MIT helping create educational change around the world

u.lab MOOCs on MITx: Helping Learners and Communities Create Change Around the World


We live in a time of disruptive change. Individuals, communities and institutions are increasingly faced with challenges across all social systems and societies. Being able to activate our capacity to lean into the emerging future may well be the most important leadership challenge of our time. How does one cultivate curiosity, compassion and courage in the face of prejudice, anger and fear?

u.lab is a series of highly experiential edX courses in which participants identify an issue or challenge that matters to them and go through a 4-month innovation process that helps them turn ideas into action and real world change. The next u.lab course begins on September 13th. Interested learners can enroll in a self-paced introductory course to learn more.

Caracas, Venezuela: Bridging Politics and Family Strife

Vicente Paez is a young man who lives in one of the poorest districts of Caracas. His personal political views led to him being estranged from his own family. His parents are local community leaders for the government party, while Vicente is a councilman for the Primero Justicia opposition party that was outlawed by the dictatorship. Seven years ago, Vicente was expelled from his paternal home and for a while was homeless.

He was allowed to sleep on the party’s premises, and later moved in with some friends. After his party won the local elections, the Mayor put him in charge of community relations and eventually Vicente was elected as a council member of the Sucre district. That’s when Vicente got involved in the local Caracas u.lab hub. U.lab hubs are self-organised place-based groups that meet in-person to watch monthly live classroom sessions and practice the methods and tools introduced in the course. The Caracas Hub had been adapting and customising a program for Spanish-speaking people called “Proyecto Hikola”, and inviting educational community members, social activists, and NGOs in the Great Caracas area to participate.

When he began the program, Vicente was looking for a clean cut from his past. His intention was focused on his political future, and he believed that u.lab was going to help him polish his political skills. He joined a case clinic group of five u.lab participants who met either in-person or virtually each week for a 75-minute dialogue around a personal or professional leadership challenge that deeply matters to them. With every coaching circle his intention slowly shifted back to reconciling with his family.

By applying the u.lab leadership tools to his personal situation, Vicente was able to reach out to his family and engage them in dialogue. Today, thanks to his u.lab experience, Vicente is more aware of the importance of human relationships, looking to develop spaces for deep listening and generative conversations in his personal life and political career.

Helio Borges, facilitator of the Caracas u.lab Hub, who witnessed Vicente’s transformation, says: “His case is a metaphor of what is needed to reconstruct a society. We don't need the left to win over the right or vice versa in order to impose our world view on others. Instead, all of us need to be working on the issues that affect us as human beings. u.lab gives us a process and tools to do just that.”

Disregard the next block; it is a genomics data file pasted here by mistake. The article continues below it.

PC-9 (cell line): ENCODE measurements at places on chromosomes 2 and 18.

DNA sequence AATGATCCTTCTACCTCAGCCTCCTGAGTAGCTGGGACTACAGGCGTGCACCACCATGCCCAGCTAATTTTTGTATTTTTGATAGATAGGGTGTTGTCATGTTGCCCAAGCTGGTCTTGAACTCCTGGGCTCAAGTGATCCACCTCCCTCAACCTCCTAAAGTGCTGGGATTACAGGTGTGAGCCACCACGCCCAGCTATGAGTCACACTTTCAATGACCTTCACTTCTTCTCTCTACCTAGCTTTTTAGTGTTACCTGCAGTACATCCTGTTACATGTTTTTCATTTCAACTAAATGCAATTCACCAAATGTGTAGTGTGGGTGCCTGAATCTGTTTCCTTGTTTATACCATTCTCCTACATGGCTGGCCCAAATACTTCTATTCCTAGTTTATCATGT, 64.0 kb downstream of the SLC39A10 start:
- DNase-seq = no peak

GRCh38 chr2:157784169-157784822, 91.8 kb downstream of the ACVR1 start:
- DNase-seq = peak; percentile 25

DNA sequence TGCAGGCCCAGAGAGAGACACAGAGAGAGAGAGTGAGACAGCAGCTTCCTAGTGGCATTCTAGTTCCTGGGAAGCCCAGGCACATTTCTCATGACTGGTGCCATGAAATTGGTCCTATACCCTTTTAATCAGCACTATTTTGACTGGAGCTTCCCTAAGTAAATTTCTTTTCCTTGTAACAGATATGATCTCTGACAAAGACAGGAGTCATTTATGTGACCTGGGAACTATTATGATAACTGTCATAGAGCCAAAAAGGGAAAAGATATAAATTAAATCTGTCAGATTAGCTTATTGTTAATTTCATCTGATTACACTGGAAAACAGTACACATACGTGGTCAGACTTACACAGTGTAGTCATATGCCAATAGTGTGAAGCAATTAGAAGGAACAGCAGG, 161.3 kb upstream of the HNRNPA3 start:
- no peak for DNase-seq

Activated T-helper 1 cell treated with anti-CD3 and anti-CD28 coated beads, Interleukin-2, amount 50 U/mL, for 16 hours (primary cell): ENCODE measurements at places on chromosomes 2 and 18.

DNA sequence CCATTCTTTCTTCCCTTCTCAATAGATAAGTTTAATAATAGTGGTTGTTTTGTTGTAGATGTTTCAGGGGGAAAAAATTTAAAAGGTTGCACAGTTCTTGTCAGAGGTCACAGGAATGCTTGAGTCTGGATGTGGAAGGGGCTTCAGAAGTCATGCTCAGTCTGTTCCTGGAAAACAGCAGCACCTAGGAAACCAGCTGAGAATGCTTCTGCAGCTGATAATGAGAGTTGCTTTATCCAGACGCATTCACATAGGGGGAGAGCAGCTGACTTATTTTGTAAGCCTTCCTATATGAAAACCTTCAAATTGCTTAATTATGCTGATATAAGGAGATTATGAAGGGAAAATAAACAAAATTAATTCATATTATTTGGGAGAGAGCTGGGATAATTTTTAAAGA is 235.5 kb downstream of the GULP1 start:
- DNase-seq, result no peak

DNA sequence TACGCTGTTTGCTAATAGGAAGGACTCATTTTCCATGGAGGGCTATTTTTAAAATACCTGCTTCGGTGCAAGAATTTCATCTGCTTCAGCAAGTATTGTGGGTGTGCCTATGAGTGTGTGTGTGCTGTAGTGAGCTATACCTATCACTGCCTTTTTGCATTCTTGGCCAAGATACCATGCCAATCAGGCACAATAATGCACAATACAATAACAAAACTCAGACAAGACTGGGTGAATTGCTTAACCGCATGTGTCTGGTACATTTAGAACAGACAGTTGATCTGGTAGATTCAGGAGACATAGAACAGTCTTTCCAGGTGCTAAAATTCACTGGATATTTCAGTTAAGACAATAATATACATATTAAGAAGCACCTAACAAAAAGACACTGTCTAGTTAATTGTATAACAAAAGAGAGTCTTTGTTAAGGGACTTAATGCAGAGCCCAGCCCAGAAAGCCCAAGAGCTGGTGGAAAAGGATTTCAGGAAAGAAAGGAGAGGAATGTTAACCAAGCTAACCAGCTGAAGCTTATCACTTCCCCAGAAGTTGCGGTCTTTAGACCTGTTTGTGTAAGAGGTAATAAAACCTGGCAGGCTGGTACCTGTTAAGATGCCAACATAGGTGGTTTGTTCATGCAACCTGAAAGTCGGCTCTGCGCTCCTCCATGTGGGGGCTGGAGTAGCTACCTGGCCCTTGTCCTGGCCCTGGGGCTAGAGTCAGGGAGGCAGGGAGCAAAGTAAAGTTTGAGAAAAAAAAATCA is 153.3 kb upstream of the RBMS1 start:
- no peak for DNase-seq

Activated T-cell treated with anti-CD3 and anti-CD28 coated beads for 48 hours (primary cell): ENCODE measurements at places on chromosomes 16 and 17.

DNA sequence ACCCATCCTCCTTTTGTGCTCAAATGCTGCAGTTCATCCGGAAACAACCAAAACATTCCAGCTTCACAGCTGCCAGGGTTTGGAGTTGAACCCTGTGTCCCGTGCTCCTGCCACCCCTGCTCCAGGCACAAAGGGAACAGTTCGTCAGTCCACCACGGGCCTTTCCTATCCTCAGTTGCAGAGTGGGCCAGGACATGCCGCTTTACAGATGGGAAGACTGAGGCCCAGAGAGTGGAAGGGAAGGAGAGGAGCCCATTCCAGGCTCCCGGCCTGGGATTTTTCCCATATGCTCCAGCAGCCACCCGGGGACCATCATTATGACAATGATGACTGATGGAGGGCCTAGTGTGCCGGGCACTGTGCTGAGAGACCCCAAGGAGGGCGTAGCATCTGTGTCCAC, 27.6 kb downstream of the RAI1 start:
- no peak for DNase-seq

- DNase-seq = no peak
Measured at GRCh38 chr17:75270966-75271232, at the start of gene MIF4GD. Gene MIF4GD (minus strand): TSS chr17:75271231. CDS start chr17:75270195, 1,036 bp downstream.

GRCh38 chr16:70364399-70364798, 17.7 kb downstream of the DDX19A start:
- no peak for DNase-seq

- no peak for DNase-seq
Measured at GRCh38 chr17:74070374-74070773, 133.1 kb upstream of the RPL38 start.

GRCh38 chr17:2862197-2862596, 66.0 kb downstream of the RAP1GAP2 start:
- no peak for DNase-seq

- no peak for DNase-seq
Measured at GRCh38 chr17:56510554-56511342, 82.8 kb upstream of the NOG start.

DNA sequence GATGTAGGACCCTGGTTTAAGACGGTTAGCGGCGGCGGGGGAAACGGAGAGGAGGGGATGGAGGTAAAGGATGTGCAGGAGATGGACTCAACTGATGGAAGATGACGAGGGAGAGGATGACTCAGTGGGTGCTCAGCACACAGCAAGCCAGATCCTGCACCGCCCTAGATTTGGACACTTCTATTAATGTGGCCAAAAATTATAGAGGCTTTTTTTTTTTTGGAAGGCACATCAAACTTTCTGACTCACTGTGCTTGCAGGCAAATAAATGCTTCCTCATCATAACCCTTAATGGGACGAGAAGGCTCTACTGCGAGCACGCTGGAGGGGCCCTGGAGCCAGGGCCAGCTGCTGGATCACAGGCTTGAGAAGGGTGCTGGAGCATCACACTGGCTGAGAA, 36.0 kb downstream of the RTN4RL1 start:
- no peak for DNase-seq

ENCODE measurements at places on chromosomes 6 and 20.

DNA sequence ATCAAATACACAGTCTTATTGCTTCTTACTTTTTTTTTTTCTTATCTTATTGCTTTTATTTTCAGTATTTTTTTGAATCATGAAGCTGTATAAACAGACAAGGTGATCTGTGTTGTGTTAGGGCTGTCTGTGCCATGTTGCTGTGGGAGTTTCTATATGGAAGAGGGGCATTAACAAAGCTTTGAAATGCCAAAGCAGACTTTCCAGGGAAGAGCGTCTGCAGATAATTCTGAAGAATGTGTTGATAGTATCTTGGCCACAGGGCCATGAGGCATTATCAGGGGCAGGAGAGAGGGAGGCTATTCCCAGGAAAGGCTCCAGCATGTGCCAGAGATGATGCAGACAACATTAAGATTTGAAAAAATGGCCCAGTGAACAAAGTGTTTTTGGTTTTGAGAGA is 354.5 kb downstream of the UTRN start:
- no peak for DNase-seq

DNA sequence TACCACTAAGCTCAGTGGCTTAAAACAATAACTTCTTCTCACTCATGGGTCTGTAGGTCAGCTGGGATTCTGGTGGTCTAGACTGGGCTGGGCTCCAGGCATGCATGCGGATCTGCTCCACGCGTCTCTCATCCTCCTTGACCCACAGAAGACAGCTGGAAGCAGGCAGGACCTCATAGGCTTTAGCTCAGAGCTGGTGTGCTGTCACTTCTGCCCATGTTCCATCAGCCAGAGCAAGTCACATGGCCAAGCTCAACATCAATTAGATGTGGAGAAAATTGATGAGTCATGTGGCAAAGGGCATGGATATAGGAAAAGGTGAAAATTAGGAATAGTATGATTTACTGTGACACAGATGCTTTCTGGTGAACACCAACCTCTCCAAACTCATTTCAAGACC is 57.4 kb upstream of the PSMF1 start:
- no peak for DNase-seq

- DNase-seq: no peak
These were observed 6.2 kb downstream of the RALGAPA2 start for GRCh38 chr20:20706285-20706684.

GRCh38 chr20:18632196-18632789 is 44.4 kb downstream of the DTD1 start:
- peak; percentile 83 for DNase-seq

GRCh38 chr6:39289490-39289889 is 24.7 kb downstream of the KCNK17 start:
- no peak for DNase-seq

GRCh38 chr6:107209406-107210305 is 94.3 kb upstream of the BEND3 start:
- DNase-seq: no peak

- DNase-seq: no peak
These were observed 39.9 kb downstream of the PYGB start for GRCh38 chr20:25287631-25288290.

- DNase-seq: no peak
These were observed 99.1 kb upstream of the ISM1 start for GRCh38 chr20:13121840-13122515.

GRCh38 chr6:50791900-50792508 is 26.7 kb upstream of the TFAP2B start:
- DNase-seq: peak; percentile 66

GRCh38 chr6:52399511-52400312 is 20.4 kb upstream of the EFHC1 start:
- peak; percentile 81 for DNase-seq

Helio reflects further on the multi-faceted impact created by u.lab: “Vicente’s life, the lives of our other 119 new u.labbers, and the lives that their prototypes are touching positively, are neither part of a fairy tale, nor a paragraph of a dialectic academic discussion. This is as real as life can get. Moreover, when you are a facilitator of these processes, your life gets touched, too.”

Arras, France: From Classroom to 12-month Global Journey

Opaline, affectionately known by her students as “miss Earthworm”, is a young French high-school agronomy teacher and journalist, passionate about education, soil and farming. She was inspired through u.lab’s action research-based approach that emphasizes learning by doing and u.lab’s focus on listening as a tool in both leadership and professional development.

Opaline realised that there was a great deal to be learnt through the diversity of experiences of farmers across the world, but that her students were not connected to these opportunities. Blending her passion for teaching, agronomy and travel, she decided to take a year off from teaching to travel the globe. Opaline stayed at farms for 1 to 3 weeks at a time, applying the listening tenets she had learnt with u.lab to observe how each farm implemented agroecology in their given social, economic, natural and historical contexts.

Opaline named her project Les Agron’Hommes (a clever pun in French that signifies both “agronomists” and “The Agronomy Folks”) and has been documenting her globetrotting learnings via her YouTube channel. The video below, titled “10 months in 8 minutes,” documents her journey of discovery:

u.lab has created an international network of digitally-connected hubs through the Community page on the Presencing Institute website. Through this global u.lab network, Opaline was able to find other change-makers innovating around the themes of Education, Health, Well-being and Food. On the last lap of her 12-month trip, Opaline connected to the Campinas u.lab in Brazil and shared her experiences around supporting and co-creating social innovation and local initiatives.

If these stories inspire you, sign up now for u.lab 0x, a short, self-paced introduction to u.lab concepts that will prepare you for the follow-on (4-month) u.lab1x course, scheduled to begin on 13th September 2018.  

Read more stories from learners and communities who have been impacted by the u.lab here.


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